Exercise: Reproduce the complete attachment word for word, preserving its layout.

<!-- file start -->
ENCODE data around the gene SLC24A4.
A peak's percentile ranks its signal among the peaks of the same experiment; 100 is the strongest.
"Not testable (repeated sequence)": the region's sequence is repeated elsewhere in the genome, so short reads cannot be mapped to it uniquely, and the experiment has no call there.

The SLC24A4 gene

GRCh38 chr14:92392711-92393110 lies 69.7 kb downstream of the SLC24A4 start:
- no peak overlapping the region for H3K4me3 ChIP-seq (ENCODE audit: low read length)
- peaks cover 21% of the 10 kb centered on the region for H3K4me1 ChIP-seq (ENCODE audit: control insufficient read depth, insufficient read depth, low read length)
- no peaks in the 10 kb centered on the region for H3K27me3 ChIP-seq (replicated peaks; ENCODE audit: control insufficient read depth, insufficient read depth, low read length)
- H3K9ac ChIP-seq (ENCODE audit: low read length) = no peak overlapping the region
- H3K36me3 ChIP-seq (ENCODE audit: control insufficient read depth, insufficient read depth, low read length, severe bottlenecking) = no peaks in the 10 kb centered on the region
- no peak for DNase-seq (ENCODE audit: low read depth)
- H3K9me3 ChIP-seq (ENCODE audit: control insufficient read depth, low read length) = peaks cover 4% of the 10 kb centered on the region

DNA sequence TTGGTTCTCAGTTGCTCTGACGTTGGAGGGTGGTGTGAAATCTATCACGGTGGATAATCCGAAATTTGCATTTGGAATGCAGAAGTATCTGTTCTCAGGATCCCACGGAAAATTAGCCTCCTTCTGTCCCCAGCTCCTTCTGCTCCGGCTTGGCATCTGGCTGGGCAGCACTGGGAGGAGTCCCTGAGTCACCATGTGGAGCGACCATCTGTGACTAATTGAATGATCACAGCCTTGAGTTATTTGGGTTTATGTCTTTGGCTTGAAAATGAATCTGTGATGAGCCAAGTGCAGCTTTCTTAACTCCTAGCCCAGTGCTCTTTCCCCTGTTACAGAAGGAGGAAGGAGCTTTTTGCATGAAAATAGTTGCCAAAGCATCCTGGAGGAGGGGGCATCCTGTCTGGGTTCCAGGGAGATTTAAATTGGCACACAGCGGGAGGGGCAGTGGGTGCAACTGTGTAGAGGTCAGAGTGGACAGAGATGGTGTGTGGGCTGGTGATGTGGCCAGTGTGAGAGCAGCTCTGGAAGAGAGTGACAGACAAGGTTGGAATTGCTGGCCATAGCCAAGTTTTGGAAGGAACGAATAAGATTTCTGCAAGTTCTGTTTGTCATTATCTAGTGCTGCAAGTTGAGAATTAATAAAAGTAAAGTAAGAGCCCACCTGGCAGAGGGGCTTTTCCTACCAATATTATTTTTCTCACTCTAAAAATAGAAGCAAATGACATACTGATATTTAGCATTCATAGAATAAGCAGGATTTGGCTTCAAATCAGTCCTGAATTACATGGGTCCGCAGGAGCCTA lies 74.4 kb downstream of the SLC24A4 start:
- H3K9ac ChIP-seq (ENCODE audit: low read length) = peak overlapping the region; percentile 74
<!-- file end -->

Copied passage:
ENCODE data around the gene SLC24A4.
A peak's percentile ranks its signal among the peaks of the same experiment; 100 is the strongest.
"Not testable (repeated sequence)": the region's sequence is repeated elsewhere in the genome, so short reads cannot be mapped to it uniquely, and the experiment has no call there.

The SLC24A4 gene

GRCh38 chr14:92392711-92393110 lies 69.7 kb downstream of the SLC24A4 start:
- no peak overlapping the region for H3K4me3 ChIP-seq (ENCODE audit: low read length)
- peaks cover 21% of the 10 kb centered on the region for H3K4me1 ChIP-seq (ENCODE audit: control insufficient read depth, insufficient read depth, low read length)
- no peaks in the 10 kb centered on the region for H3K27me3 ChIP-seq (replicated peaks; ENCODE audit: control insufficient read depth, insufficient read depth, low read length)
- H3K9ac ChIP-seq (ENCODE audit: low read length) = no peak overlapping the region
- H3K36me3 ChIP-seq (ENCODE audit: control insufficient read depth, insufficient read depth, low read length, severe bottlenecking) = no peaks in the 10 kb centered on the region
- no peak for DNase-seq (ENCODE audit: low read depth)
- H3K9me3 ChIP-seq (ENCODE audit: control insufficient read depth, low read length) = peaks cover 4% of the 10 kb centered on the region

DNA sequence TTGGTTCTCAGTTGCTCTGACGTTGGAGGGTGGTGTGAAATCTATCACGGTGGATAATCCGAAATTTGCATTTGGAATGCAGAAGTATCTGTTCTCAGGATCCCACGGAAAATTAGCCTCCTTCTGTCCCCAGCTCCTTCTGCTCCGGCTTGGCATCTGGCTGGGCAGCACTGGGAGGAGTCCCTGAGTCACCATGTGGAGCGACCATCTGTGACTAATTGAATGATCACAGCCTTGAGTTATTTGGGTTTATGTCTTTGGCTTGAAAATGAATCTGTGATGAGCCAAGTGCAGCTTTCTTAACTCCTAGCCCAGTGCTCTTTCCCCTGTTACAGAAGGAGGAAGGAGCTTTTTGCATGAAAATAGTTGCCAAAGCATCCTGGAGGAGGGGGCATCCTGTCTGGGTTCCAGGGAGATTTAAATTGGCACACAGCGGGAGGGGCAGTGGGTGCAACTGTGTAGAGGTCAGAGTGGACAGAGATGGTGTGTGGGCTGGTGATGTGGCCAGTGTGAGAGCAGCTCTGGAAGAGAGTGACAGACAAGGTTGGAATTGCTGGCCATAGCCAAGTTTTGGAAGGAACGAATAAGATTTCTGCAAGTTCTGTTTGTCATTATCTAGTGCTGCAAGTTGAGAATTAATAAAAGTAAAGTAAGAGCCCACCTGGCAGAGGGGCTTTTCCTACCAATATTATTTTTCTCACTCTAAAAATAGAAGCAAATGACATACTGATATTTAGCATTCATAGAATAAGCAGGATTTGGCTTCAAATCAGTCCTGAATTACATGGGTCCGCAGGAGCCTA lies 74.4 kb downstream of the SLC24A4 start:
- H3K9ac ChIP-seq (ENCODE audit: low read length) = peak overlapping the region; percentile 74